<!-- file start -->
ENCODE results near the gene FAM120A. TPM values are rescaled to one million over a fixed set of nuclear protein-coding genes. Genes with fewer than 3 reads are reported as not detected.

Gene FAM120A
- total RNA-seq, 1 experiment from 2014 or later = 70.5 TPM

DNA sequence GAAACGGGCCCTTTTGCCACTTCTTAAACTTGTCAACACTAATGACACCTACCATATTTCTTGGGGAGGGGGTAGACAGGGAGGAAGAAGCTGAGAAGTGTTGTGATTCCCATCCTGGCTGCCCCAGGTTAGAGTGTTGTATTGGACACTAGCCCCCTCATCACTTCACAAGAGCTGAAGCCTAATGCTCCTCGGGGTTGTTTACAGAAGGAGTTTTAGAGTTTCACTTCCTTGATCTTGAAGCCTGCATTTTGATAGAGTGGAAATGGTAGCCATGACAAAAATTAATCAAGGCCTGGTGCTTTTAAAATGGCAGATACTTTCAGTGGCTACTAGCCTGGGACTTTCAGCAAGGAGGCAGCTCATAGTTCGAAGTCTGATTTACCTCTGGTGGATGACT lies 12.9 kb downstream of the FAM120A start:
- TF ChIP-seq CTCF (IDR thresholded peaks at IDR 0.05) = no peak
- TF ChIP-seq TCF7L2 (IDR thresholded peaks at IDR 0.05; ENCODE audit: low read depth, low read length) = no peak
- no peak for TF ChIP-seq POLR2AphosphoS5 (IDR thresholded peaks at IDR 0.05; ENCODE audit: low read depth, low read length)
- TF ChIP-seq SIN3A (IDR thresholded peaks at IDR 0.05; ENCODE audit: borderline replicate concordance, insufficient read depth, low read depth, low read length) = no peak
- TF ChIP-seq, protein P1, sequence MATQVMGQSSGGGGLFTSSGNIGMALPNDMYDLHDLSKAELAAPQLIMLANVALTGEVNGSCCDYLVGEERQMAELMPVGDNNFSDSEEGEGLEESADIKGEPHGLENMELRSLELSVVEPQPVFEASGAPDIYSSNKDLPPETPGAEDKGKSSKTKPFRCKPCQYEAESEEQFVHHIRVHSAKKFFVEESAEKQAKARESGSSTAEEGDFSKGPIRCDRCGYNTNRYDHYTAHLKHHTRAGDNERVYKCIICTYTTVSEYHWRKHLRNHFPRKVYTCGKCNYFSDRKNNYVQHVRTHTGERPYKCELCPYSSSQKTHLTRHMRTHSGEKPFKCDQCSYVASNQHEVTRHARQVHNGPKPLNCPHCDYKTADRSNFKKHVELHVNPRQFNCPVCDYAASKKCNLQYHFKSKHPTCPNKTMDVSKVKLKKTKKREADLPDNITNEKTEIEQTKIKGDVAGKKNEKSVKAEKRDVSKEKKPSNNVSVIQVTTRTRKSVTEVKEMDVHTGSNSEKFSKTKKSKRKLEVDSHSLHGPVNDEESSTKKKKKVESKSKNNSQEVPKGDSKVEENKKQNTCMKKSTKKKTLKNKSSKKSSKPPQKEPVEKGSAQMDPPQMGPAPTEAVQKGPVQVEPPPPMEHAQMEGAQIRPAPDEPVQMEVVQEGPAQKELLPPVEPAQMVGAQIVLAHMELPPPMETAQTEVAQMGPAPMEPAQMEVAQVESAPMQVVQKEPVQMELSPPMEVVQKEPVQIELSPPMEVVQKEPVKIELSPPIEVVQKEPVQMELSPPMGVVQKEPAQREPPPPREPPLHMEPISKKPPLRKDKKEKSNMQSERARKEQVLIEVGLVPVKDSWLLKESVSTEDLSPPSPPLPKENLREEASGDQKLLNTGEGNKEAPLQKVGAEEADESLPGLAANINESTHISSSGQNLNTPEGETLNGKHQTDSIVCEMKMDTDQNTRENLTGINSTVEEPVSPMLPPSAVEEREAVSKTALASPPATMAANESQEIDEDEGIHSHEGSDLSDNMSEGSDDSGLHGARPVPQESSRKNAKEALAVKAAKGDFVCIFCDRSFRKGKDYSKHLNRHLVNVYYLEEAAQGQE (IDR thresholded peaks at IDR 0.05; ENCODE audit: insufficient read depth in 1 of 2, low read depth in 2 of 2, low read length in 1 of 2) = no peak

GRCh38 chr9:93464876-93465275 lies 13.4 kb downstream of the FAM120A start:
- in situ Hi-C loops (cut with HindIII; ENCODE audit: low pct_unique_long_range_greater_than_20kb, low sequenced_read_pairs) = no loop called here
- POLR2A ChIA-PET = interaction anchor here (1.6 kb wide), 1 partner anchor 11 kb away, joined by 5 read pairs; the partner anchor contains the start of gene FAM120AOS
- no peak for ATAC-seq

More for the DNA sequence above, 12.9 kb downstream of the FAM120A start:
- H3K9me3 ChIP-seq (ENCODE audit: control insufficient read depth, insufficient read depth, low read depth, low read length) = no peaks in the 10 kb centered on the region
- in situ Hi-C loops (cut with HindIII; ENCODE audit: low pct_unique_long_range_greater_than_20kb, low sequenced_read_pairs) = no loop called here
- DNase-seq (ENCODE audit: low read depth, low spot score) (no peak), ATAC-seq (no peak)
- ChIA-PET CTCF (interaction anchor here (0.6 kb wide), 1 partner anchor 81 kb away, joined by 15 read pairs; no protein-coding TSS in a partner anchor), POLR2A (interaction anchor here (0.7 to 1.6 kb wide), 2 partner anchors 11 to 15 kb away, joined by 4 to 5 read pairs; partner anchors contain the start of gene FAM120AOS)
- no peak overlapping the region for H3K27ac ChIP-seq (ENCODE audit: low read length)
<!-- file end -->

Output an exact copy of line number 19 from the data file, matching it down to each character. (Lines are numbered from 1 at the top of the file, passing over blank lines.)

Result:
- no peak overlapping the region for H3K27ac ChIP-seq (ENCODE audit: low read length)